Health workers with three or more years’ experience caring for malaria patients and lower cadre were significant predictors of correct ACT prescription. Although in-service training, supervision visit and availability of job aids did not seem to improve correct use of ACT, we do not imply that training, supervision visit and job aids are unimportant components of the health worker performance, but rather are concerned by the scarcity of evidence from well-designed studies that supports these commonly used interventions. Targeted interventions to improve health worker performance need to be developed and tested to improve overall malaria case management. Interventions above and beyond in-service training, supervision, job aids, etc. will need to be tailored to the specific needs of newly qualified providers (less than three years’ working experience) and medical doctors. Improving malaria case management will be required to reach Roll Back Malaria goal of “near zero” malaria deaths by 2015.
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We are thankful to the Bill and Melinda Gates Foundation for funding this research. The authors acknowledge all members of the survey teams who, at times, risked their personal safety to ensure the completion of the fieldwork; INDEPTH Network through INESS Project Secretariat for support, coordination and technical assistance. We acknowledge the very important contribution of Jacek Skarbinski and Patrick Kachur from the Centers for Disease Control and Prevention, Atlanta, USA for technical guidance. Finally, we acknowledge the field workers and supervisors who contributed to the collection and analyses of these data including Liberati Kahumba, Mahmood Kamusi, Iddi Mkilalu and Stephen Magwanja.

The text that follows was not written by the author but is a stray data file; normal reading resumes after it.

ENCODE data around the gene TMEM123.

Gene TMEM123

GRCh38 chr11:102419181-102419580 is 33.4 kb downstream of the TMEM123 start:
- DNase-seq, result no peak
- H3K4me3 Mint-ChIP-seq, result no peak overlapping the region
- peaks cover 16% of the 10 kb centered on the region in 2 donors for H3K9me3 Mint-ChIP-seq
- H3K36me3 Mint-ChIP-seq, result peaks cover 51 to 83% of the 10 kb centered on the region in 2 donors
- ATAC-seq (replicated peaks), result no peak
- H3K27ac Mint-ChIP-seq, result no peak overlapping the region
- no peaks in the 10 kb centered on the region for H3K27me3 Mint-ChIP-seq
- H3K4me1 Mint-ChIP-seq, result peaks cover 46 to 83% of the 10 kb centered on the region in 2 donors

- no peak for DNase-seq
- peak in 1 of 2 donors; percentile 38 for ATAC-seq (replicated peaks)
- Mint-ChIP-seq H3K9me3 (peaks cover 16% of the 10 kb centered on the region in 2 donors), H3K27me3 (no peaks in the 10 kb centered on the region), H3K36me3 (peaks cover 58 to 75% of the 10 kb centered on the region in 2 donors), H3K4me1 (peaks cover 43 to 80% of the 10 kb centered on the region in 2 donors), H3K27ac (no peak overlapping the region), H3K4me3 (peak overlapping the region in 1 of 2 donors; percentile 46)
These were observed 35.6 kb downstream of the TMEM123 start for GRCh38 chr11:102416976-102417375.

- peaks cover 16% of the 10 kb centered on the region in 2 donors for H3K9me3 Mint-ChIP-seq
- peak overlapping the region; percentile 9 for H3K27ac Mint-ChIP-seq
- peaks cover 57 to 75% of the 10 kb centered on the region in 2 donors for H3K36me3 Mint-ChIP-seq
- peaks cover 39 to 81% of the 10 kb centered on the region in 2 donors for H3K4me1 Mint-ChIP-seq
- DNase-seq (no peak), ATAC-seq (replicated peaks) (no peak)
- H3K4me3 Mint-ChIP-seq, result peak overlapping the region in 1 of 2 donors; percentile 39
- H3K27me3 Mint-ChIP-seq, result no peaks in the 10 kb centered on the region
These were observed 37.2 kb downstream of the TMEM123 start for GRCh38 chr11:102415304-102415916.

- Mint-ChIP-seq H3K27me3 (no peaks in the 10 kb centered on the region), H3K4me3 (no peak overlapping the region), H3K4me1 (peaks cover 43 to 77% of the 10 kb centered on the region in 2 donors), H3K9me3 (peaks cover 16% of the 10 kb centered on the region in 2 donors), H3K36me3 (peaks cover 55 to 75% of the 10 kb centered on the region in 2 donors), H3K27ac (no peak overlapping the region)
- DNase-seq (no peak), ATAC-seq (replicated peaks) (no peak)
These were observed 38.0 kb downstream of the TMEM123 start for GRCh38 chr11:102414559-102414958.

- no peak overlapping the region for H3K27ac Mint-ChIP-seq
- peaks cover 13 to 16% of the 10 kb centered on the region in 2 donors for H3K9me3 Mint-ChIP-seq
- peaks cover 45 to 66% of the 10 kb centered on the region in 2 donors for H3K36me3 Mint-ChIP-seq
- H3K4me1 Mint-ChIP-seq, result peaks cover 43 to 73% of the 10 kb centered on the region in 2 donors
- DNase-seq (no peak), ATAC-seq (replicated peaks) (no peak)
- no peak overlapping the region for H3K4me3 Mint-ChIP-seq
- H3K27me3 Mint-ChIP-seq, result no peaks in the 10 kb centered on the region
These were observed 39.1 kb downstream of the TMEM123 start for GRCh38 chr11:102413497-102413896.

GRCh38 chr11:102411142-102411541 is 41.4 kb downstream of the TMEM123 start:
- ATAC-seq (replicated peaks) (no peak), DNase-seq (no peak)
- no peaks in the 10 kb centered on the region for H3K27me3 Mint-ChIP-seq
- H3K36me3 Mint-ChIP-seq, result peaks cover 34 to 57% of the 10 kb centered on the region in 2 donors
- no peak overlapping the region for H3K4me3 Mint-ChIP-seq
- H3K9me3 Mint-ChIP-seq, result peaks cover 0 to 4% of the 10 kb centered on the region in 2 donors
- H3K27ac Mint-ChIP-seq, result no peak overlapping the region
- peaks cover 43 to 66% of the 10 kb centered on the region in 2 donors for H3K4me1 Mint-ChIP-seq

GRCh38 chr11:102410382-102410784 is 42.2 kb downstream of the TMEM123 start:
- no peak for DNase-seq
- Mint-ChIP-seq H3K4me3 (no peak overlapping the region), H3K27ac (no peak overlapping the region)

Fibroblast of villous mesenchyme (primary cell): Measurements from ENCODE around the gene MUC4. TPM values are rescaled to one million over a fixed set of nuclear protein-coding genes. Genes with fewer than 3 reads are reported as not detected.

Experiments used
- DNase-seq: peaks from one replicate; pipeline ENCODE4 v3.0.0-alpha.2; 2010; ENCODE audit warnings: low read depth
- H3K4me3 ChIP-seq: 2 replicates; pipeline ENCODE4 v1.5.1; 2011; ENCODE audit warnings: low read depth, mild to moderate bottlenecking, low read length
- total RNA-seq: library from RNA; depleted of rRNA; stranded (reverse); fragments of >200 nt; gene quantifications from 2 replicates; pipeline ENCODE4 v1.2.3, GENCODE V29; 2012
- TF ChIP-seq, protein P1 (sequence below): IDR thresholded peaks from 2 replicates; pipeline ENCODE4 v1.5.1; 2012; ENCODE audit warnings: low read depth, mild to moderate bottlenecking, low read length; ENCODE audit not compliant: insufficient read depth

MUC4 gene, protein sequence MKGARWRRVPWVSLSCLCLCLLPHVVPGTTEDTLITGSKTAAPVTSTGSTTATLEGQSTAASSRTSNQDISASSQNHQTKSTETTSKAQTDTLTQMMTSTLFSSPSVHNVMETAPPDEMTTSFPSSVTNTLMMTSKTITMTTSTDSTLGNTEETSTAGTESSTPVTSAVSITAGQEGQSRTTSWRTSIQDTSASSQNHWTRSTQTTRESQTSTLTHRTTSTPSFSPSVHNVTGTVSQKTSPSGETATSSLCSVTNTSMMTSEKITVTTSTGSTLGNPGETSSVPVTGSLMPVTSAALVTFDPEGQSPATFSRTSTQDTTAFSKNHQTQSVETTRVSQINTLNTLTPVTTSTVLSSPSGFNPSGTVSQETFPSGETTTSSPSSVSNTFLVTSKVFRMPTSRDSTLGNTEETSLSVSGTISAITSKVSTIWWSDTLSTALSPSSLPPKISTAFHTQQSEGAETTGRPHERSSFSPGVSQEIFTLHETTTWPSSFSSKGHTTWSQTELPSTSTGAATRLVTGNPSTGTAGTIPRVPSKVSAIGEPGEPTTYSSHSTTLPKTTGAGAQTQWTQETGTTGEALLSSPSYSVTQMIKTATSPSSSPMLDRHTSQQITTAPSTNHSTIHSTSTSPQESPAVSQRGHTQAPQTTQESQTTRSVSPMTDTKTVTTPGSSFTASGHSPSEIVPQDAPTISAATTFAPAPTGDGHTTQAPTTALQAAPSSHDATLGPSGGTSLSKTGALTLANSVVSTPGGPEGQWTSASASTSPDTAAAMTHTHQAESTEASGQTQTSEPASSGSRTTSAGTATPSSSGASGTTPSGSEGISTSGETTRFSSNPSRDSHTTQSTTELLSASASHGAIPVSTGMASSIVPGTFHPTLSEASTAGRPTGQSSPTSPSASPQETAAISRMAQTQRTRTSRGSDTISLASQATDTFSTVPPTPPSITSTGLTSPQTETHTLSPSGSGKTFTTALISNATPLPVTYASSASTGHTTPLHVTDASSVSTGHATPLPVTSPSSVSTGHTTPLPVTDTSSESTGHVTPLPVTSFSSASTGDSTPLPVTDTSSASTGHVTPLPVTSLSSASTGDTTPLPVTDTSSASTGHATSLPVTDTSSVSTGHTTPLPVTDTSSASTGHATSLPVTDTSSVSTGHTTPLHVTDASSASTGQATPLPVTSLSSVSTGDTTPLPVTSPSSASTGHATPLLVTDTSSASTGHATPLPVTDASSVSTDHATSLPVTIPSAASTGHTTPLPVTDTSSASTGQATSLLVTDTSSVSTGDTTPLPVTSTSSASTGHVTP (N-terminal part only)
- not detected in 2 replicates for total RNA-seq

The authors declare that they have no competing interests.
MS wrote the manuscript first draft, MIM supervised fieldwork, revised the paper and contributed to the discussion. MS, MN and DK analysed data, revised manuscript and contributed to the discussion. MA, RK, SA and DS revised the paper and contributed to discussion. All authors read and approved the final manuscript.
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Selemani, M., Masanja, I.M., Kajungu, D. et al. Health worker factors associated with prescribing of artemisinin combination therapy for uncomplicated malaria in rural Tanzania. Malar J 12, 334 (2013). https://doi.org/10.1186/1475-2875-12-334